Global investment in renewable energy hit a record-high of $211 billion in 2010, up 32 percent from the previous year’s $160 billion, the U.N. Environment Program reported Thursday.
Japan’s domestic investment, centering on solar power generation equipment for households, accounted for only around 1.5 percent of the total at about $3.3 billion, highlighting the country’s late start in the growing field of renewable energy in the world.
Investments in developing countries overtook those in developed countries for the first time, the report said. By country, China, which has been constructing large-scale wind farms, was the global leader, at $48.9 billion.
While the amount of investment in the first quarter of the year is seen having stayed at the same level as the year before, the share prices of renewable energy firms have been on the rise on growing concern over nuclear power amid the Fukushima nuclear crisis, it said.
Among developed countries, investments in Germany were the largest due to its accelerated efforts in solar power. There were also notable expansions of investments in Italy, which earlier this year decided to withdraw from nuclear power generation, as well as Spain and France.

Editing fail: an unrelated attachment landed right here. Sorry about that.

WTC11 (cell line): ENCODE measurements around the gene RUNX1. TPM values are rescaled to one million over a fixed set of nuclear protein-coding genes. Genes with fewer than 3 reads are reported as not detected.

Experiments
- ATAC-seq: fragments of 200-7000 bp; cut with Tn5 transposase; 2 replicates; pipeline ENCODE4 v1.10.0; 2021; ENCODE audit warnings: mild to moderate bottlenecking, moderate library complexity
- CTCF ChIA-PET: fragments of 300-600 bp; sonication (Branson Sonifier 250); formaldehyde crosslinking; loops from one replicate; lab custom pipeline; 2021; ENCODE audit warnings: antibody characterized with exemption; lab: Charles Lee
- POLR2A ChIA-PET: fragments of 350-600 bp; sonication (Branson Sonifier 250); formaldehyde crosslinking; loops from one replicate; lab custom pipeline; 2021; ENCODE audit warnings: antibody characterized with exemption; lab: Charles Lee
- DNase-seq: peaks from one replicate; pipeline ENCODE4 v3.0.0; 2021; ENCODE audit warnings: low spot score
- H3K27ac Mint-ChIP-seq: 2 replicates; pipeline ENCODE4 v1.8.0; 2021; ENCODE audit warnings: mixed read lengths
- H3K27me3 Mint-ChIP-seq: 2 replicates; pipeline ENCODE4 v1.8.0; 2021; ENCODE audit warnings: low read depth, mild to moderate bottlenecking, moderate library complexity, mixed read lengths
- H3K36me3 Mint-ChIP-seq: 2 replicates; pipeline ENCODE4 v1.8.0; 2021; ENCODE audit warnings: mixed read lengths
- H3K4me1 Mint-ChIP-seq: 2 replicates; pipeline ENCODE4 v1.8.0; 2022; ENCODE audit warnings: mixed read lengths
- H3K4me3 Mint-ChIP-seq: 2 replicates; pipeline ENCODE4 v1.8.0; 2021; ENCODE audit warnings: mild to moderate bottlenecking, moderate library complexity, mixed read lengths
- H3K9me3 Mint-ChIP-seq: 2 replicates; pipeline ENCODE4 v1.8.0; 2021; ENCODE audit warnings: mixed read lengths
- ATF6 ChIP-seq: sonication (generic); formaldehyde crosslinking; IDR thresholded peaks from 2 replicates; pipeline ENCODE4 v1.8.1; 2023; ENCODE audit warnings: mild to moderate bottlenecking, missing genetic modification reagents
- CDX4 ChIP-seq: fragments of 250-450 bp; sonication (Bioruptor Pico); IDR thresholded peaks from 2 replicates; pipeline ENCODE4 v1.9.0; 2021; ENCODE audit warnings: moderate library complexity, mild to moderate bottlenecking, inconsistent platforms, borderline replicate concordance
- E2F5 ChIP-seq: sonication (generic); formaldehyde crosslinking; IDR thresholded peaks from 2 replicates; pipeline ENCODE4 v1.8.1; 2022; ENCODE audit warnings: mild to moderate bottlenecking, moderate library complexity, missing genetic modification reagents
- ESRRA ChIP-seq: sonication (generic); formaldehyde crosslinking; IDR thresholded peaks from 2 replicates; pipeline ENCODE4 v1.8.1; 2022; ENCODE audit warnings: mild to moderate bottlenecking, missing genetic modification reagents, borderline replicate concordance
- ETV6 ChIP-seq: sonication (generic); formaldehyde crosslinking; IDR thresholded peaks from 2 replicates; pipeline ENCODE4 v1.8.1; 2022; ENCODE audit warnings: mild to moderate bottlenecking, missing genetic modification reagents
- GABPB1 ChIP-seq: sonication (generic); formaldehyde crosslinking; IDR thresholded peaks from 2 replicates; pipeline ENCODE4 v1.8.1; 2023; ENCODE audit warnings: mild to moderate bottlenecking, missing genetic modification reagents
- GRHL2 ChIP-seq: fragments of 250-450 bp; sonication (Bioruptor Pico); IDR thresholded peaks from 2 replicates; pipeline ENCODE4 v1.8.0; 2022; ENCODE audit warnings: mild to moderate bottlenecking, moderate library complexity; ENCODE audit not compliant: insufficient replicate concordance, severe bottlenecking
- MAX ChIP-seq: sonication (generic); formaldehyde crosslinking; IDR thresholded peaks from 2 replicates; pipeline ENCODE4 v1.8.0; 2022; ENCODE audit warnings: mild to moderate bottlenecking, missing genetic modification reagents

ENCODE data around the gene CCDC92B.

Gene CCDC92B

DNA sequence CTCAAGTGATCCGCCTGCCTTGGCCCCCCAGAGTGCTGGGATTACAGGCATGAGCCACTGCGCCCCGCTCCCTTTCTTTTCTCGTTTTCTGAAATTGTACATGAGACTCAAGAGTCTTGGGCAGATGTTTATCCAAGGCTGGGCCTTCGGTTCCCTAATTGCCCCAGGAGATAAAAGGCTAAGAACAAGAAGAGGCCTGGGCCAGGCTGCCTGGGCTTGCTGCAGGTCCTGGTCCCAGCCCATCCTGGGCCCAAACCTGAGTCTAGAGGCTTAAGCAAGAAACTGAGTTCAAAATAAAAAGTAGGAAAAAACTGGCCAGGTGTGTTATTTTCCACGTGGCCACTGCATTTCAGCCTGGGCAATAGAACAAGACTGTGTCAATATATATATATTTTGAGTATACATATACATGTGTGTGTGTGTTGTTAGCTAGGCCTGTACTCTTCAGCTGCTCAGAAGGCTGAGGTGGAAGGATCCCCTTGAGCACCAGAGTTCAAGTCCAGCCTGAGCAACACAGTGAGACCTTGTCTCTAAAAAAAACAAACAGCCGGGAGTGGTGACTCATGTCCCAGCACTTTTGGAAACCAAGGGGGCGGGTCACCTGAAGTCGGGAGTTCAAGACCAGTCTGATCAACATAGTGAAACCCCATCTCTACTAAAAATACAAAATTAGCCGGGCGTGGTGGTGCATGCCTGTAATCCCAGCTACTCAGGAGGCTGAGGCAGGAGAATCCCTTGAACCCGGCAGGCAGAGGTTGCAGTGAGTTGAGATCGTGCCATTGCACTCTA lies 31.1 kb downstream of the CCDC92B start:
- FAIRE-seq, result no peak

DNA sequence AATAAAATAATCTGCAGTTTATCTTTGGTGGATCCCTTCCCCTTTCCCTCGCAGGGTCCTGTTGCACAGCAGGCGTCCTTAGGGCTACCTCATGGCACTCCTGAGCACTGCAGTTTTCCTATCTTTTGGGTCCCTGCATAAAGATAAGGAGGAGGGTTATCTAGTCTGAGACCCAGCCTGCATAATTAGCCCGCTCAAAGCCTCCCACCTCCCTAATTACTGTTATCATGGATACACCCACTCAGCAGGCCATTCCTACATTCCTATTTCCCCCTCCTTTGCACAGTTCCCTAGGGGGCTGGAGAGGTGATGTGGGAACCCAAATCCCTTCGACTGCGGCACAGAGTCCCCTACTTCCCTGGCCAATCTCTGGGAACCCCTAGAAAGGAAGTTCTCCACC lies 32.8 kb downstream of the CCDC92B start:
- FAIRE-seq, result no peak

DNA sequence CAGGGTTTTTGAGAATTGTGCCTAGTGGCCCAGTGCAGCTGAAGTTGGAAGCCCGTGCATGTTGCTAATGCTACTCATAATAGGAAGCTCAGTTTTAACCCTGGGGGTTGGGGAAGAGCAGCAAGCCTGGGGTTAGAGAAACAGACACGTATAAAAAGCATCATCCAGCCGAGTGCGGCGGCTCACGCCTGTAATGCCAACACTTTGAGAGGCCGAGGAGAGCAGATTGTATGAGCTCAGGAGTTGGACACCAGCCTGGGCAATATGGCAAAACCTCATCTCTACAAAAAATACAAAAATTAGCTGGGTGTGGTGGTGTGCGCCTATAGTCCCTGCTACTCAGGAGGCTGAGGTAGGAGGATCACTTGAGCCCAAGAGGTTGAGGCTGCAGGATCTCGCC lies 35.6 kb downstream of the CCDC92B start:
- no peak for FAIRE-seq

The report added that feed-in tariff subsidies, under which the government buys all of the electricity generated using renewable energy sources, contributed to the ballooning of the investments.
“The combination of government target-setting, policy support and stimulus funds is underpinning the renewable industry’s rise and bringing the much-needed transformation of our global energy system within reach,” UNEP Executive Director Achim Steiner said.
Investments subject to the report were biomass, geothermal and wind generation projects of more than 1 megawatt, hydro projects of between 0.5 and 50 megawatts, solar projects of more than 0.3 megawatt, all marine energy projects and biofuel projects with a capacity of 1 million liters or more per year.